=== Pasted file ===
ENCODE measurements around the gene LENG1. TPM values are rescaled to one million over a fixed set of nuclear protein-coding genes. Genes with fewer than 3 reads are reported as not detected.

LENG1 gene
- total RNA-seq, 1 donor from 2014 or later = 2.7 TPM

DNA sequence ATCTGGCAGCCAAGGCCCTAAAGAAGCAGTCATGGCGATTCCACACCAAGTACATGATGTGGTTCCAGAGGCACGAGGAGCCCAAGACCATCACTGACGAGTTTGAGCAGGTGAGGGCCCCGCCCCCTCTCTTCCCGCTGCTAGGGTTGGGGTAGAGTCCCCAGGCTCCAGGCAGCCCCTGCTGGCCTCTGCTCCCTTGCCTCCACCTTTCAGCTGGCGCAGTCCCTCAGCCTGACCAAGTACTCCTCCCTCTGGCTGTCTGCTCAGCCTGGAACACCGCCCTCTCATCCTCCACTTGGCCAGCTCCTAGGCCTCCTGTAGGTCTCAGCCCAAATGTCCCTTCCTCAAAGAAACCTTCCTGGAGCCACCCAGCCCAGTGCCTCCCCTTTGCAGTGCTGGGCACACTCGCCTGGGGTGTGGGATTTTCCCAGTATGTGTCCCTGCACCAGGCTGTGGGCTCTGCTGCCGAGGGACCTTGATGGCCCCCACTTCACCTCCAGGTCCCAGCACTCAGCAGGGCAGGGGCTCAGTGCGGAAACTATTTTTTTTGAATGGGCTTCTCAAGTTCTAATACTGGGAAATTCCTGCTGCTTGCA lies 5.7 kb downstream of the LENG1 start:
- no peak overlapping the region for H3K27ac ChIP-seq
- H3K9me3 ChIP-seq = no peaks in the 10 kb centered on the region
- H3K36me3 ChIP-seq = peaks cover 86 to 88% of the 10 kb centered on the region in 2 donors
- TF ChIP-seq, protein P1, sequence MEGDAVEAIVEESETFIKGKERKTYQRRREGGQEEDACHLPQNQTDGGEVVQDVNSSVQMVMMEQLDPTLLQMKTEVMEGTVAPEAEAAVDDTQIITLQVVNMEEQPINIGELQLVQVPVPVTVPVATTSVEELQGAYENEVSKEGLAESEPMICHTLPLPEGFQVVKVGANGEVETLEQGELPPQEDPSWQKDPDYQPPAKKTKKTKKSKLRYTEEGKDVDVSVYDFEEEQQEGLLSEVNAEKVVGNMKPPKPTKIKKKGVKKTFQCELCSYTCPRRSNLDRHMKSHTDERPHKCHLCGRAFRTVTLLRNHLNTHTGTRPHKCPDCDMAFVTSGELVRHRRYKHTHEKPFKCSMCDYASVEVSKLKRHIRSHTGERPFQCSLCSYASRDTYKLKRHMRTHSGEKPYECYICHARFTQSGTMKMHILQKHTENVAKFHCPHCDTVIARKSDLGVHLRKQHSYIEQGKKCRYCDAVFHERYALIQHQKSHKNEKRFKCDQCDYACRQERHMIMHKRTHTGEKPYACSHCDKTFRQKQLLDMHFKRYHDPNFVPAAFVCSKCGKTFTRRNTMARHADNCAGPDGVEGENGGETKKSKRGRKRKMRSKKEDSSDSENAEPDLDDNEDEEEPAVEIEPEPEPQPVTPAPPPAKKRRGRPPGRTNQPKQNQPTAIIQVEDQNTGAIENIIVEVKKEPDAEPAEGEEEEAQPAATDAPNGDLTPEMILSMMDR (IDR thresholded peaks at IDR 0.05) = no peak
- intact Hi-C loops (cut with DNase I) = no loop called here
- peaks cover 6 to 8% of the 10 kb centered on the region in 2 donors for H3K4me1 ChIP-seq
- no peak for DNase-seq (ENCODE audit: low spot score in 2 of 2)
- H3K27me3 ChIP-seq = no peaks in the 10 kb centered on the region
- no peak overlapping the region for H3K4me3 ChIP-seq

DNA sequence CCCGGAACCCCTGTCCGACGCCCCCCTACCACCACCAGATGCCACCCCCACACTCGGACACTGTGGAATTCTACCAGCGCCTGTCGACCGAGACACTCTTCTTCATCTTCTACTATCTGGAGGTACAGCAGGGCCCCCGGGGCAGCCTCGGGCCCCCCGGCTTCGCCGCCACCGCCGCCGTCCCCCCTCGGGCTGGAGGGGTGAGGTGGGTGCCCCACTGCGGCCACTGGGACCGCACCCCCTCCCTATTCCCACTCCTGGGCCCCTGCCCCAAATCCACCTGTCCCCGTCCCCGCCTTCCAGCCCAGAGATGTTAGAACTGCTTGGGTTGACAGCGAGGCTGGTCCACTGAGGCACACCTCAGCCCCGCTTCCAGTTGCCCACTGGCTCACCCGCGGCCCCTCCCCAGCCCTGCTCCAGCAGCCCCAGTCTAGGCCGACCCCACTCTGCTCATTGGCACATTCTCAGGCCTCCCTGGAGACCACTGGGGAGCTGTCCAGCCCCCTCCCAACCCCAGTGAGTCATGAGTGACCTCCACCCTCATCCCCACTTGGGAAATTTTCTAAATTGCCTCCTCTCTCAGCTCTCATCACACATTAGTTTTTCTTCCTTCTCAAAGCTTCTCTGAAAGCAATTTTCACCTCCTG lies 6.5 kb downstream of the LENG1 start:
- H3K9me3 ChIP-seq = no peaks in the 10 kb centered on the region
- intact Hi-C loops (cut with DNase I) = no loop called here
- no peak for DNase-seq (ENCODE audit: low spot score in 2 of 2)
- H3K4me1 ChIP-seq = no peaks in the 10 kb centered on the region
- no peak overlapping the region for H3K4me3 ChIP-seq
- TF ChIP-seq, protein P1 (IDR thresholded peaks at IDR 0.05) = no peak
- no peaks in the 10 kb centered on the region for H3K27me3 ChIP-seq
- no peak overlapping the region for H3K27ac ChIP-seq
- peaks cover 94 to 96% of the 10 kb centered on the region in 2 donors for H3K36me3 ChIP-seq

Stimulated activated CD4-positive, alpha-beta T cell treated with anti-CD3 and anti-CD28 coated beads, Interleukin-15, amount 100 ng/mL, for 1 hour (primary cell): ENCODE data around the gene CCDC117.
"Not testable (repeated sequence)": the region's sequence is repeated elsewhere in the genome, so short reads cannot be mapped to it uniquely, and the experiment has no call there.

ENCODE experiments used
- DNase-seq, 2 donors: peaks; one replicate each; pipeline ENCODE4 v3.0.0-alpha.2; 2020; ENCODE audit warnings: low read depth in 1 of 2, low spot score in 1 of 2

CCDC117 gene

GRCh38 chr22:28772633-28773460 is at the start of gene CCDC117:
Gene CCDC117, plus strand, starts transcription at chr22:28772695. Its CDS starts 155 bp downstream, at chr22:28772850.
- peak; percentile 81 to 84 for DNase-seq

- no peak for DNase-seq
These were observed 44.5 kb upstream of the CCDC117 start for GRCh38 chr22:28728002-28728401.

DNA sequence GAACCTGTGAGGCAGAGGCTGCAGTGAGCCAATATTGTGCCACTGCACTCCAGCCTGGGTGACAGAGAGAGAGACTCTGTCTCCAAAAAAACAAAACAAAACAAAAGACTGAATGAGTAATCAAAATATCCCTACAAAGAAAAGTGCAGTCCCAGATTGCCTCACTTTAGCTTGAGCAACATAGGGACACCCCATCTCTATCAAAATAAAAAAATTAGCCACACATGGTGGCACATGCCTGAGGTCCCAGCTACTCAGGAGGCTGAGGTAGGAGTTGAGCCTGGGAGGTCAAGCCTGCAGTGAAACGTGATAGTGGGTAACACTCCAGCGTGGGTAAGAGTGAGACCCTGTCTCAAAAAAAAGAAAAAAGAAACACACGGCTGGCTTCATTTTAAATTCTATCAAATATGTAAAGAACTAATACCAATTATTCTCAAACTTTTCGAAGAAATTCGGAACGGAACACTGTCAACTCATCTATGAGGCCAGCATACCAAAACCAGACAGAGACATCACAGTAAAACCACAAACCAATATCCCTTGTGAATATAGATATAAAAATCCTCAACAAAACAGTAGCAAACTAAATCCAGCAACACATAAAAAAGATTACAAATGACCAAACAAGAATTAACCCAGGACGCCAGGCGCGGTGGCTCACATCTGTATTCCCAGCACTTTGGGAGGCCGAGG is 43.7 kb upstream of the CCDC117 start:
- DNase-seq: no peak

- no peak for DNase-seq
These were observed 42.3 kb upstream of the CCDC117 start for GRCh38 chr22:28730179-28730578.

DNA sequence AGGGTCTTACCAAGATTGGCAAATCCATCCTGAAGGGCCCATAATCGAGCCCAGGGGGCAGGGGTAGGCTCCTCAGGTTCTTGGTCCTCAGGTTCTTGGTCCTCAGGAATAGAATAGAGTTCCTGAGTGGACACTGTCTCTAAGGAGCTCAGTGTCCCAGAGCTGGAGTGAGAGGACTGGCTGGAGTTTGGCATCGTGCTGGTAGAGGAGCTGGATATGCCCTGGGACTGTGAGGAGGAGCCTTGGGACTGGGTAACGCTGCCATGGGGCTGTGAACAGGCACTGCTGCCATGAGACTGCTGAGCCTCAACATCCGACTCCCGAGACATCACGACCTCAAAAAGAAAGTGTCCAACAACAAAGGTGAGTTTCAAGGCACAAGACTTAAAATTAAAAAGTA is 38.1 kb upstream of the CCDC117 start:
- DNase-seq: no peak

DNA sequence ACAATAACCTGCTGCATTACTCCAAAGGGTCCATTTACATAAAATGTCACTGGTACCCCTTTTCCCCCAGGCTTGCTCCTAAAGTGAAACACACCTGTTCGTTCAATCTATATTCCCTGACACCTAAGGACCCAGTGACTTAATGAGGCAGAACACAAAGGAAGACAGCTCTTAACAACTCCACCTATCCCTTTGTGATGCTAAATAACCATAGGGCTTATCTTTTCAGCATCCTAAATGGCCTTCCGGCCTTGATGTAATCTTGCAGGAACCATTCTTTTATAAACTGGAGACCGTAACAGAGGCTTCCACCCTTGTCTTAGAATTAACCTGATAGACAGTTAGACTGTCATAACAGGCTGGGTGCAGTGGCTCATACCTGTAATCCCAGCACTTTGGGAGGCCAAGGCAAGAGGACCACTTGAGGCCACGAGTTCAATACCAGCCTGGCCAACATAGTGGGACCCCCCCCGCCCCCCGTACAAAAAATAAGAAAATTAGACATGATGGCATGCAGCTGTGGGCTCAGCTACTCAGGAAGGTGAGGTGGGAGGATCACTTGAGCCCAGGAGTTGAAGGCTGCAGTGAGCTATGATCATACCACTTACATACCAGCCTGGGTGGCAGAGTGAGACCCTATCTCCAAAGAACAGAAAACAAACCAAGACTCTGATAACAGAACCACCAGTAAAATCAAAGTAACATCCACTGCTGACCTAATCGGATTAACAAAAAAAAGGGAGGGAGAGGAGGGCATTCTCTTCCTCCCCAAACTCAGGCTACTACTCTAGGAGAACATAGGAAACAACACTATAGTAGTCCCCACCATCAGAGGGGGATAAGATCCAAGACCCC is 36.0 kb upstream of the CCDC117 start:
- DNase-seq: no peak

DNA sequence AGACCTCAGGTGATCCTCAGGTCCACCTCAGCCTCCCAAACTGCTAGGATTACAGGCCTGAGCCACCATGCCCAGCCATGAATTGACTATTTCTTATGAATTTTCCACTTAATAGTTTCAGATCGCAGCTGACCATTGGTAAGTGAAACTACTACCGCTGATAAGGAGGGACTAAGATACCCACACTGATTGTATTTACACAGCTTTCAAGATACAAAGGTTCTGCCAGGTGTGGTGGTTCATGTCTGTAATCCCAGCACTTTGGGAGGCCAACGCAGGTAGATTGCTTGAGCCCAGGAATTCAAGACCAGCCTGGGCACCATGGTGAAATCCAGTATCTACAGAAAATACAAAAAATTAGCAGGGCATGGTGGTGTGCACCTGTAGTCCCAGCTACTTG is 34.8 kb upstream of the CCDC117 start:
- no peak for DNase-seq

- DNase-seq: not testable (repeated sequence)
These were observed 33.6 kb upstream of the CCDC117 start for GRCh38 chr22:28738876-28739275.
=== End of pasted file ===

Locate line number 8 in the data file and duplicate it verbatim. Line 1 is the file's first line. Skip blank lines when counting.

- TF ChIP-seq, protein P1, sequence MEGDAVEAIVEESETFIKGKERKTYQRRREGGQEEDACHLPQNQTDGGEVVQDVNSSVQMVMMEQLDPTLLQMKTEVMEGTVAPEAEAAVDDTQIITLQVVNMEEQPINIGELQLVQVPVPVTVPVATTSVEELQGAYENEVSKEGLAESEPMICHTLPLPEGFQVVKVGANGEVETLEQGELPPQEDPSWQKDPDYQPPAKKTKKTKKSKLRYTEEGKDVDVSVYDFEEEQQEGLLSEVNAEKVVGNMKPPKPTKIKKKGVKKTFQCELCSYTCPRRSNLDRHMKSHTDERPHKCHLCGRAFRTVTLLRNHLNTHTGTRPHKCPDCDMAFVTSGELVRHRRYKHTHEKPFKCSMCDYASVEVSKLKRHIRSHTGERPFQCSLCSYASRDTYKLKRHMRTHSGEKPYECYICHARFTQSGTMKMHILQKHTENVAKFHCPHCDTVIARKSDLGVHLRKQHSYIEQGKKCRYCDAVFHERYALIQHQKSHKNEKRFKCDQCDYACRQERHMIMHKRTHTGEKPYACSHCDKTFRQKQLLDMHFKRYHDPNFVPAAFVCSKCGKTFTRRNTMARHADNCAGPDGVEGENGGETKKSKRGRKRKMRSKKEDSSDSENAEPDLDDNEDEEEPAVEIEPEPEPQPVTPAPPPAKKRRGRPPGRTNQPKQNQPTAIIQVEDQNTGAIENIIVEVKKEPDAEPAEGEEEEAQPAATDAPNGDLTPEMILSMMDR (IDR thresholded peaks at IDR 0.05) = no peak